Sundown Through a Wood, 8x12, 1994

Saturday, February 23, 2013

From The Archive

Digging in the Archive

Today a few gathered in my studio for a bit of book-signing and I showed a few photos of some paintings from earlier in my career.

This got me thinking about digging through the archive to find some images to share on the blog. I decided to focus on 8 x 12" paintings, oil on canvas. A bit more than half are plein air paintings.

I hope you enjoy these fourteen wee paintings, all from 1993.

An Evening Walk, o/c, 8x12", 1993

November Fields, 8x12, 1993

Winter Barn, 8x12, 1993

A Berkshire Elegy, 8x12, 1993

A Secret Spot, 8x12, 1993

A Still Reach of the Housatonic, 8x12, 1993

A Splendid Evening, 812, 1993

A March Thaw, 8x12, 1993

The Estuary, 8x12, 1993

On the Green River, 8x12, 1993

A Souvenir of Summer, 8x12, 1993

On the Housatonic, 8x12, 1993

Summer Glory, 8x12, 1993

Evening on the River, 8x12, 1993

The quality of these images varies a lot since they are from casual film snapshots.

My apologies.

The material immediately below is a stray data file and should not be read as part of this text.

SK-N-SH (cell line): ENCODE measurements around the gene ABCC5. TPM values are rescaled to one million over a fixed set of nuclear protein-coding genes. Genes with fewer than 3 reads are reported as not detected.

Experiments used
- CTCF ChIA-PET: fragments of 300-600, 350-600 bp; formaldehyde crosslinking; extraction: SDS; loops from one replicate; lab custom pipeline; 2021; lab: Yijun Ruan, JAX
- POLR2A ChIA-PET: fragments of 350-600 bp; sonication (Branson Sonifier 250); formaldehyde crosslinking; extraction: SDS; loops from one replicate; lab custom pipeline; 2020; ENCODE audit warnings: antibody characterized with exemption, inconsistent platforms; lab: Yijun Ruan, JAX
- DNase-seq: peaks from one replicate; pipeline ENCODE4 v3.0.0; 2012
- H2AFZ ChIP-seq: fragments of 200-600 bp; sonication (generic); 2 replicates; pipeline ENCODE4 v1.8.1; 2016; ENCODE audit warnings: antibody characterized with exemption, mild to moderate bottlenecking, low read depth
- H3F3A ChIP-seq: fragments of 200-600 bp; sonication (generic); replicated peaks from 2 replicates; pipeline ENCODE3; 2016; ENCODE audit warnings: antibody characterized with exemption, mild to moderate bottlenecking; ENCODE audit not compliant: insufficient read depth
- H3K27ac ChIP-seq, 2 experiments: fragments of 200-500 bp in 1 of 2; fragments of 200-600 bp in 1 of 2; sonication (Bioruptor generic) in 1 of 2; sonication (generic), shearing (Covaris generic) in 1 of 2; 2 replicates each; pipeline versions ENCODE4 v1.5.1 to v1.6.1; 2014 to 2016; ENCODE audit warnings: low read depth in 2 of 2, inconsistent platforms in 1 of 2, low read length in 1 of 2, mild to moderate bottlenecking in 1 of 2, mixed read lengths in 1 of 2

Friday, February 22, 2013

The Perils of Architecture III

A Possible Solution

Thanks for all the suggestions and for the reasons.

Methinks the final solution will be something like this. It is currently drawn in on the actual canvas. But it's not fixed. Nothing's ever immutable in my work. Still, I'm definitely leaning toward this.

Tomorrow, at noon, I have a number of students and friends coming to my studio to have me autograph their copies of my drawing book. It will be great to see them, but I have no idea what to write in each book.

In any event, I'm sure there will be lots of opinions broached about what to put in the loft door. Those of you who won't be at the studio tomorrow can just send me a note, or comment below, with your valued advice. I won't necessarily listen, but I always like to know what you think.

In this charcoal, I decided to have a long, long, spatial recession, ultimately ending in a range of hills/mountains. I guess I was thinking about New England.

By the way, there's a link about the book on the top right of this page, or you can visit

Thursday, February 21, 2013

The Perils of Architecture, Pt II

Filling in the Blank